Basically, your body gets a mind of its own. The worst part about this is your body has bleep for brains.
Oh, there are a few folks out there who have aged gracefully. Just look at Dara Torres, or Jamie Moyer. Torres is 42 and set an American record in the 50-meter freestyle at the Beijing Olympics when she was 41. Moyer, as we know, has kept one step ahead of the clock for at least a decade. Over the last three seasons, the soon-to-be 47-year-old lefty has won more games than any other Phillies pitcher.
Better yet, Moyer still has the fire to compete. He didn’t have the best season in ’09, but he fought like hell even when he was bumped from the rotation. Out of the bullpen, Moyer gave up four runs in five appearances and helped solidify an inconsistent corps of pitchers.
A couple of years ago Moyer told me that he can still do the same things he always did, only slower and with more breaks.
Perhaps the secret to Moyer’s ability to avoid the pitfalls of age is the page stolen from Satchel Paige. You know, “Don’t look back because someone might be gaining on you.”
“I always felt that I had a burning desire to play,” Moyer said last summer. “In those years I always thought that you’re going to have to strip the uniform off my back. I’ve been released a couple of times, but all that did was fuel the fire for me a little more.”
Then there is Bernard Hopkins, who will fight Enrique Ornelas next month just a few weeks shy of his 45th birthday. And, of course, there’s always the ageless wonder himself, Don Wildman.
Wildman and his Malibu Mafia make everyone look old.
The truth is there is no correlation between age and athletic performance. The difference in why the older athletes struggle so much is desire, changing priorities, wear-and-tear and lack of fitness.
Maybe that’s where Allen Iverson fits in.
Iverson is not old by any stretch of the imagination. In fact, he’s just 34, which is younger than Steve Nash, Ray Allen, Anthony Parker, Ben Wallace, Derek Fisher, Grant Hill, Jason Kidd and Shaquille O’Neal. The difference between Iverson and those players is that they all made adjustments in their game and training regimens, while coming to terms with their age, while Iverson has not.
Iverson, apparently, hasn’t learned that he is 34. He hasn’t figured out that 14 years into the league he needs to hone different skills and can’t just go running into a brick wall every time down the court.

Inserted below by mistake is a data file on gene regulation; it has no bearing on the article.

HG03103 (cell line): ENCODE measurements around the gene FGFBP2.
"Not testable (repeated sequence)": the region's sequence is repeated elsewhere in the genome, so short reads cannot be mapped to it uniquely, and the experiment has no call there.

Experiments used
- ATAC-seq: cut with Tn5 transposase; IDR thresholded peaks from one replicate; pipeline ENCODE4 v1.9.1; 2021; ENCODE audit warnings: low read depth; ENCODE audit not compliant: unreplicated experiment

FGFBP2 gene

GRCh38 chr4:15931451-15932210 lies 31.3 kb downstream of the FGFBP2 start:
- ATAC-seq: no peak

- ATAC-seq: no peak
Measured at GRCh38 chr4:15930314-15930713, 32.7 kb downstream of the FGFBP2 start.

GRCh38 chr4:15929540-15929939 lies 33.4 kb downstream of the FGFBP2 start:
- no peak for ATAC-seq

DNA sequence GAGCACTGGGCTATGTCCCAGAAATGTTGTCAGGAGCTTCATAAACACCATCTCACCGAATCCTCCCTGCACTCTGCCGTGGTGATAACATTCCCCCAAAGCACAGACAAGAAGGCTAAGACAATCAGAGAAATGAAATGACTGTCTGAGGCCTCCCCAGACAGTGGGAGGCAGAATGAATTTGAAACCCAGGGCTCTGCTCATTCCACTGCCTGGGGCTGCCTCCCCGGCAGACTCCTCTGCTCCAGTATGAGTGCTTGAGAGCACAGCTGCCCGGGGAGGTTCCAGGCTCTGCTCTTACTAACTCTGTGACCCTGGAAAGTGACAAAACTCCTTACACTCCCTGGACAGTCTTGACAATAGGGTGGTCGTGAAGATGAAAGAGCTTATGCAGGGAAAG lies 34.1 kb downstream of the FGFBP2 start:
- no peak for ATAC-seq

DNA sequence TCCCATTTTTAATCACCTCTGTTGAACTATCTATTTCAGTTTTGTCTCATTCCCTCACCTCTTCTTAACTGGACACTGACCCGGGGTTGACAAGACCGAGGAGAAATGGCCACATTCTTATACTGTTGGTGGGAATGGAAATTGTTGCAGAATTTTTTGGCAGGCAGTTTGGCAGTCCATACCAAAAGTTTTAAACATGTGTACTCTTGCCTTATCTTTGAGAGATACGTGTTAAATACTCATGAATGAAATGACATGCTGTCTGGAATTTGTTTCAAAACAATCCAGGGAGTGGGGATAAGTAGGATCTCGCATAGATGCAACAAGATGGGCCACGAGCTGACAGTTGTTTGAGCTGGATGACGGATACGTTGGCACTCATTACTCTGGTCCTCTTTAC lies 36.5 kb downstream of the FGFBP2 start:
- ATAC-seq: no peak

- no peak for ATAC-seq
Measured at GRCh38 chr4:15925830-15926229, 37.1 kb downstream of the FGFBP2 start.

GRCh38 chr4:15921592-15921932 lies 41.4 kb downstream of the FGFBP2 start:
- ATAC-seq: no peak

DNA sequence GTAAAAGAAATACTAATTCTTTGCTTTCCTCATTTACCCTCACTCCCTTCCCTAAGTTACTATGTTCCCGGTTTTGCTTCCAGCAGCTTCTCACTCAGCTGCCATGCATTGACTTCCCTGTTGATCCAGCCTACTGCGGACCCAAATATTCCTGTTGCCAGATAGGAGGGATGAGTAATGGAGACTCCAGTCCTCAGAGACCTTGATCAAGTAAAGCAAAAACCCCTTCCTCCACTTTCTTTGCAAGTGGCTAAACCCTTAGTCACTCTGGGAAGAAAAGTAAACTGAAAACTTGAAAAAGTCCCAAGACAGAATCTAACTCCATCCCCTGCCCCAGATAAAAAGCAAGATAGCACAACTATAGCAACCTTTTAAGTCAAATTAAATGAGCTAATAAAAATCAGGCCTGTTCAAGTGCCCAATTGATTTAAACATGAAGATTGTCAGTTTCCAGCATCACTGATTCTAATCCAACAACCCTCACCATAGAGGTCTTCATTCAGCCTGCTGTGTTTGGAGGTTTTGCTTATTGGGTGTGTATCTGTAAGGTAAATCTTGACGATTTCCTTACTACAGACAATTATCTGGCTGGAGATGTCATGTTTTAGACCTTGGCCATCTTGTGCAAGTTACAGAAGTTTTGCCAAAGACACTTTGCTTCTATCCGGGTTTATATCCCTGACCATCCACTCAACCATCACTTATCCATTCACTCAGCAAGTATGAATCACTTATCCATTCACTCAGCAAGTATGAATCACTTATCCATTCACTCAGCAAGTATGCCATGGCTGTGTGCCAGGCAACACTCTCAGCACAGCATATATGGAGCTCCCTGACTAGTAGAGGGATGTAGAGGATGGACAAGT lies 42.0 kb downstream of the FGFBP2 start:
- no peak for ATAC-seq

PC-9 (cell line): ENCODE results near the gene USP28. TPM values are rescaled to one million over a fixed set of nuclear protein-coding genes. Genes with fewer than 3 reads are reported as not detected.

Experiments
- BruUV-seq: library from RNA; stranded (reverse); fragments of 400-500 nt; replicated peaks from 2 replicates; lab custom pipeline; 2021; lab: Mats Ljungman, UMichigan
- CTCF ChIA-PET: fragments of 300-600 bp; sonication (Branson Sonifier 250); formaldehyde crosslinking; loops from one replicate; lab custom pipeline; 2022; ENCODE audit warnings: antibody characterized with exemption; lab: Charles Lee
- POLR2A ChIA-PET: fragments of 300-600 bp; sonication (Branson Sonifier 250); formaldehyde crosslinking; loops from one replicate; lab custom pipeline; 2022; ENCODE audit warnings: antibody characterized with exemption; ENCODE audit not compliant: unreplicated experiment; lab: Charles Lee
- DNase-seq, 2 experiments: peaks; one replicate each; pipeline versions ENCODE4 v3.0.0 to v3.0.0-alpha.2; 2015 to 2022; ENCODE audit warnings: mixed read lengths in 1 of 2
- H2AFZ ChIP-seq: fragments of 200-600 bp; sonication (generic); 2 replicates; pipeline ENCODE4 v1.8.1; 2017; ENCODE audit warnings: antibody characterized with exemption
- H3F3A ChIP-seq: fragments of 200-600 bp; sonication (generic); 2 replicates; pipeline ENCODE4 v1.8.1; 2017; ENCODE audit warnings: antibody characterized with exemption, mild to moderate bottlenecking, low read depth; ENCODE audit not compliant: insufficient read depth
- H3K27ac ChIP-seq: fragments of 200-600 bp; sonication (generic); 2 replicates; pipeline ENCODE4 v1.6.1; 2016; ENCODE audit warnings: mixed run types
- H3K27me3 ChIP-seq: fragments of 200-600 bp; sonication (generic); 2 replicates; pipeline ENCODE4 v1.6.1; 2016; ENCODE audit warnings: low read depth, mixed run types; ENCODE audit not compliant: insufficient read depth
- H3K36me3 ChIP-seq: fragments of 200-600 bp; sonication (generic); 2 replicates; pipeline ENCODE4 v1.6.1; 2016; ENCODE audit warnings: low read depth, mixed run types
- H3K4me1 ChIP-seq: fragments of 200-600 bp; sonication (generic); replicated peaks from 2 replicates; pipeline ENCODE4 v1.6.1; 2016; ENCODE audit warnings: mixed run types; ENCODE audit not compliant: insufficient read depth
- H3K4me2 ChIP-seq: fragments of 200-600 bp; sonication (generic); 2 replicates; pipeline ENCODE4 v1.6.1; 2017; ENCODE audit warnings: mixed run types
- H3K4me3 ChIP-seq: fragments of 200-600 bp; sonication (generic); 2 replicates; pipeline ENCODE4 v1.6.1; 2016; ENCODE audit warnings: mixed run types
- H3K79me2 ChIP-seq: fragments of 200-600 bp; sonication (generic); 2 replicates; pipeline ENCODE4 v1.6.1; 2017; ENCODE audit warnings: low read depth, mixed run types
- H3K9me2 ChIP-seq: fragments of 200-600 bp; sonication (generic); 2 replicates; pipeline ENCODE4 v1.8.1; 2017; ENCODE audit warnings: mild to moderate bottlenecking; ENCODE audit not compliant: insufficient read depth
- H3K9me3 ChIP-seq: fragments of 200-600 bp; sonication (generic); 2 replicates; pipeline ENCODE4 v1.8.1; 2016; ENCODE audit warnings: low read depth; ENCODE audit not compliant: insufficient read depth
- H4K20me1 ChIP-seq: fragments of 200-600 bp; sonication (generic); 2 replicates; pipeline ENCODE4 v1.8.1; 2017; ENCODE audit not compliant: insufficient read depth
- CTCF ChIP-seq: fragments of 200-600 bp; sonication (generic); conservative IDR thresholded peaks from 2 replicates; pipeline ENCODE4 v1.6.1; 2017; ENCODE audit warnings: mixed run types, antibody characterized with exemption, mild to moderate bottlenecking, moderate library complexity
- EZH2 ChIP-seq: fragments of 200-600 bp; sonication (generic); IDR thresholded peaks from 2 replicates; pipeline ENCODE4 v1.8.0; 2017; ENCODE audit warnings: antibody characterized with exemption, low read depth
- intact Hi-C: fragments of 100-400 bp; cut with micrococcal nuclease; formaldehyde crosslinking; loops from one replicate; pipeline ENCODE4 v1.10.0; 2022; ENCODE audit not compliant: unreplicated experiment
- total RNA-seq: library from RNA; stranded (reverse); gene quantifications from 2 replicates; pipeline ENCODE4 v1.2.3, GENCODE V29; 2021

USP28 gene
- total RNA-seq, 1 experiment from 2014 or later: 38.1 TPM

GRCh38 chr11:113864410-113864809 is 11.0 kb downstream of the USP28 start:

Oh yes indeed, we’re still talkin’ ‘bout practice.
To say Iverson is at a crossroads doesn’t begin to explain it. In fact, Iverson is about to be wiped off the map so completely that he’ll need a GPS to find his way. In his first season playing for the Memphis Grizzlies—his third team since being traded from the Sixers in 2006—Iverson has left the team after playing in just three games.
The reason? He doesn’t want to come off the bench. Worse, he doesn’t want to be a wise, mentoring veteran on a team with seven players in their first or second years in the NBA, and 10 players with no more than three years of experience. It’s kind of ironic that the oldest guy on the team is also the biggest baby.
When one of his younger teammates apparently didn’t see that Iverson was wide open during an overtime loss to the Sacramento Kings, Iverson lashed out at the inability to get him the ball and his reduced role on the team.
“I’m not a reserve basketball player,” Iverson said. “I’ve never been a reserve all my life and I’m not going to start looking at myself as a reserve.”
Nope, Iverson wants to get his. Otherwise he’ll just go home.
That quote from Moyer in which adversity and professional slights only served to make him work harder, make smarter moves and change his tactics is completely lost on Iverson. The only thing fueling the fire within Iverson is his massive ego.
And so he’s gone home.
Worse, he sounds like a cranky old man. In an interview with Yahoo! Sports, Iverson complained that no team aside from Memphis wanted him during his summer of free agency. In fact, he’s so disillusioned that no one wanted him and the only team that made a bid last summer sees him as a reserve, that retirement seems like a real possibility.
That’s too bad. It’s too bad because Iverson is a tremendous talent and was one of the few players in the NBA that was worth the high-price of a ticket. But in the NBA, there just aren’t too many players who can do at 34 what they did at 29 or 30. Oh sure, Kareem Abdul-Jabbar continued to be an effective ballplayer through his mid-30s, but Michael Jordan retired for the second time when he was 34. Even Wilt Chamberlain was primarily a role player when he turned 34.
Then again maybe Iverson gets it. Maybe we can save the psycho-babble and simply chalk up Iverson to being a grouchy old man who sees a bunch of kids running past him? But rather than thinking up new ways to keep up, he'd prefer to snatch the ball when it gets kicked into his yard with the loud, sad bellow:
"Get off my lawn!"
As for aging gracefully, well, that doesn’t seem too likely with Iverson. Plus, if he returns to the Grizzlies, coach Lionel Hollins (an ex-Sixers guard like Iverson) says there are some lines that must be toed.
The Answer must abide.
“Allen has his own interpretation of things. I know the truth. He knows the truth,” Hollins told the AP. “What I would like to do is let Allen handle his (personal) issues, make a decision on whether he’s coming back or not and concentrate on what we have to do as a team, both if he’s not here and if he is here.”
Yes, it’s a hard thing getting old. Especially when it takes much more practice.